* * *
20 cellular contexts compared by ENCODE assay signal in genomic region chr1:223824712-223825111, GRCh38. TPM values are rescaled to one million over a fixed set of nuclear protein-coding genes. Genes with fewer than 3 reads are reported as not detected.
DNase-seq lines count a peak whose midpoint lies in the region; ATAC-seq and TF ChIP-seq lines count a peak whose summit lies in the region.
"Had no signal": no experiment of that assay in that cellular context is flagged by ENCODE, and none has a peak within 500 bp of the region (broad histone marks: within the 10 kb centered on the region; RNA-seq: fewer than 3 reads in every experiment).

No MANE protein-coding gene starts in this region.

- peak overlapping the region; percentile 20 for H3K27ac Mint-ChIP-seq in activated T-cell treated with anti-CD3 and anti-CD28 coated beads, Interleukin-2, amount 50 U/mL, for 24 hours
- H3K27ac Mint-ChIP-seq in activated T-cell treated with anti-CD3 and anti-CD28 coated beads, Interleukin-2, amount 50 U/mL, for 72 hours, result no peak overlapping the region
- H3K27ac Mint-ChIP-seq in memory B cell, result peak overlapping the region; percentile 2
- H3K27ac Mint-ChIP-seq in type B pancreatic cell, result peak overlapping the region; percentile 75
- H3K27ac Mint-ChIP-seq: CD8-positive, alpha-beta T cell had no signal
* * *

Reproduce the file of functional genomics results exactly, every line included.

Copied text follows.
20 cellular contexts compared by ENCODE assay signal in genomic region chr1:223824712-223825111, GRCh38. TPM values are rescaled to one million over a fixed set of nuclear protein-coding genes. Genes with fewer than 3 reads are reported as not detected.
DNase-seq lines count a peak whose midpoint lies in the region; ATAC-seq and TF ChIP-seq lines count a peak whose summit lies in the region.
"Had no signal": no experiment of that assay in that cellular context is flagged by ENCODE, and none has a peak within 500 bp of the region (broad histone marks: within the 10 kb centered on the region; RNA-seq: fewer than 3 reads in every experiment).

No MANE protein-coding gene starts in this region.

- peak overlapping the region; percentile 20 for H3K27ac Mint-ChIP-seq in activated T-cell treated with anti-CD3 and anti-CD28 coated beads, Interleukin-2, amount 50 U/mL, for 24 hours
- H3K27ac Mint-ChIP-seq in activated T-cell treated with anti-CD3 and anti-CD28 coated beads, Interleukin-2, amount 50 U/mL, for 72 hours, result no peak overlapping the region
- H3K27ac Mint-ChIP-seq in memory B cell, result peak overlapping the region; percentile 2
- H3K27ac Mint-ChIP-seq in type B pancreatic cell, result peak overlapping the region; percentile 75
- H3K27ac Mint-ChIP-seq: CD8-positive, alpha-beta T cell had no signal